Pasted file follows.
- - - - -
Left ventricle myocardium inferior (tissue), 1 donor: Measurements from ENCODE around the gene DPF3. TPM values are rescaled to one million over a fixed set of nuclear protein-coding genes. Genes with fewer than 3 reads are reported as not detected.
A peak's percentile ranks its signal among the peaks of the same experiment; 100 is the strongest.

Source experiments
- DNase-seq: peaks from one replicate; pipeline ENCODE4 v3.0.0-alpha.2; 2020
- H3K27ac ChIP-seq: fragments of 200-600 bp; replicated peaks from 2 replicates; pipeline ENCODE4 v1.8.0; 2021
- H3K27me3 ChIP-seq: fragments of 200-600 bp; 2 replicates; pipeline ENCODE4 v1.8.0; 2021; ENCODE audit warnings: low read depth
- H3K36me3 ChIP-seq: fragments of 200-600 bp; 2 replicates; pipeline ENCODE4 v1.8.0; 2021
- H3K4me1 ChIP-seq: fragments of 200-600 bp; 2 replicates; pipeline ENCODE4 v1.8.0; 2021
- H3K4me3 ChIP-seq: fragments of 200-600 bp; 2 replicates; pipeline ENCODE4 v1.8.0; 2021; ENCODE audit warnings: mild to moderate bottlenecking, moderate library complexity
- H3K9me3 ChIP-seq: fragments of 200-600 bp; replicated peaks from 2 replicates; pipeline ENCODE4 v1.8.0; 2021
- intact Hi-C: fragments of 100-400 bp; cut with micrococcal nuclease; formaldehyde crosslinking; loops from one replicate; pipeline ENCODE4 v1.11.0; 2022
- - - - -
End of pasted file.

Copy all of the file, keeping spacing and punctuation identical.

Left ventricle myocardium inferior (tissue), 1 donor: Measurements from ENCODE around the gene DPF3. TPM values are rescaled to one million over a fixed set of nuclear protein-coding genes. Genes with fewer than 3 reads are reported as not detected.
A peak's percentile ranks its signal among the peaks of the same experiment; 100 is the strongest.

Source experiments
- DNase-seq: peaks from one replicate; pipeline ENCODE4 v3.0.0-alpha.2; 2020
- H3K27ac ChIP-seq: fragments of 200-600 bp; replicated peaks from 2 replicates; pipeline ENCODE4 v1.8.0; 2021
- H3K27me3 ChIP-seq: fragments of 200-600 bp; 2 replicates; pipeline ENCODE4 v1.8.0; 2021; ENCODE audit warnings: low read depth
- H3K36me3 ChIP-seq: fragments of 200-600 bp; 2 replicates; pipeline ENCODE4 v1.8.0; 2021
- H3K4me1 ChIP-seq: fragments of 200-600 bp; 2 replicates; pipeline ENCODE4 v1.8.0; 2021
- H3K4me3 ChIP-seq: fragments of 200-600 bp; 2 replicates; pipeline ENCODE4 v1.8.0; 2021; ENCODE audit warnings: mild to moderate bottlenecking, moderate library complexity
- H3K9me3 ChIP-seq: fragments of 200-600 bp; replicated peaks from 2 replicates; pipeline ENCODE4 v1.8.0; 2021
- intact Hi-C: fragments of 100-400 bp; cut with micrococcal nuclease; formaldehyde crosslinking; loops from one replicate; pipeline ENCODE4 v1.11.0; 2022